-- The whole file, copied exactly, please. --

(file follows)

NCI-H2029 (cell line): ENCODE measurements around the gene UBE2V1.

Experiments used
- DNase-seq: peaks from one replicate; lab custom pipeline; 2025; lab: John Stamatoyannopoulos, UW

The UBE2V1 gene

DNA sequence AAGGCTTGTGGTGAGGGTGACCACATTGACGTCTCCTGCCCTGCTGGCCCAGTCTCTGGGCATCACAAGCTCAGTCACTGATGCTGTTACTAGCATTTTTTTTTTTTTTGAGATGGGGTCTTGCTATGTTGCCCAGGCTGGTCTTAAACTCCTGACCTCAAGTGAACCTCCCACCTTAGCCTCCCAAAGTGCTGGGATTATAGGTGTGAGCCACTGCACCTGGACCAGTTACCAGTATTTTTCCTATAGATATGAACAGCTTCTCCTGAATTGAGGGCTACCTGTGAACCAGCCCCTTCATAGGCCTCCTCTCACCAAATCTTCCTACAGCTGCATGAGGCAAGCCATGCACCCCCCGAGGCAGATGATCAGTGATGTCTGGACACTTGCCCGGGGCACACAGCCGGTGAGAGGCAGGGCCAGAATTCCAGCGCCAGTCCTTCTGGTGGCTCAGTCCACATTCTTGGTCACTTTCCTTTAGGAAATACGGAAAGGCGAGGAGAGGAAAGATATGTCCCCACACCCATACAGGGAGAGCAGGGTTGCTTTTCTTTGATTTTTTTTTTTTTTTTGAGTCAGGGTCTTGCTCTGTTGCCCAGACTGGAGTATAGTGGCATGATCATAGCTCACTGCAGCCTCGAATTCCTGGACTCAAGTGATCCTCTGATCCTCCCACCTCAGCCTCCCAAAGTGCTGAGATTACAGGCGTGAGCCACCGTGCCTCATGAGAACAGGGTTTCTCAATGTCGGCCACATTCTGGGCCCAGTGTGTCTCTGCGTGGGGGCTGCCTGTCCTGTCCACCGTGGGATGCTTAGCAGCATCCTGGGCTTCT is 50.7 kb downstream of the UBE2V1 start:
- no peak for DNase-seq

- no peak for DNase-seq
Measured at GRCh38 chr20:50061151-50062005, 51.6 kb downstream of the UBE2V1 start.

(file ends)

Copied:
NCI-H2029 (cell line): ENCODE measurements around the gene UBE2V1.

Experiments used
- DNase-seq: peaks from one replicate; lab custom pipeline; 2025; lab: John Stamatoyannopoulos, UW

The UBE2V1 gene

DNA sequence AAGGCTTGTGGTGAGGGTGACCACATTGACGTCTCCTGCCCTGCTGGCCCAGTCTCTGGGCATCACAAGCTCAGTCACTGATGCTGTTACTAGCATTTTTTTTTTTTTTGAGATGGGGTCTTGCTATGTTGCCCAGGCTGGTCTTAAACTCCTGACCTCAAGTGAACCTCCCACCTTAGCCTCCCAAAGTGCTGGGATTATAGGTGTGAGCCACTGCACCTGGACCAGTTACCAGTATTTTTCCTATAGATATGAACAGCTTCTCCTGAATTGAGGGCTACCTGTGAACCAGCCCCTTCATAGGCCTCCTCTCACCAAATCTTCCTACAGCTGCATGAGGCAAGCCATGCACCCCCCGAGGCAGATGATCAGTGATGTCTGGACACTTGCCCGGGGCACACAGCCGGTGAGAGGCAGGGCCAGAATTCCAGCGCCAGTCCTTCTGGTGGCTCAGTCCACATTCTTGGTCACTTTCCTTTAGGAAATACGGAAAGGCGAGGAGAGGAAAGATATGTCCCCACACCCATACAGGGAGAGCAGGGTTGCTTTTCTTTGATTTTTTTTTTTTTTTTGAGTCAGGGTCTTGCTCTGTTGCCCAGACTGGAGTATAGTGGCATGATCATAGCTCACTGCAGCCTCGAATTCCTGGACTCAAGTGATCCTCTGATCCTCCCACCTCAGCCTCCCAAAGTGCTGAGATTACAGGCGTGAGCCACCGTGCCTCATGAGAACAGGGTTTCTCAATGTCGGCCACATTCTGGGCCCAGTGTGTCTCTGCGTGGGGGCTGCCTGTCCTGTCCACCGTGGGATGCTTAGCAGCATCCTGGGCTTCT is 50.7 kb downstream of the UBE2V1 start:
- no peak for DNase-seq

- no peak for DNase-seq
Measured at GRCh38 chr20:50061151-50062005, 51.6 kb downstream of the UBE2V1 start.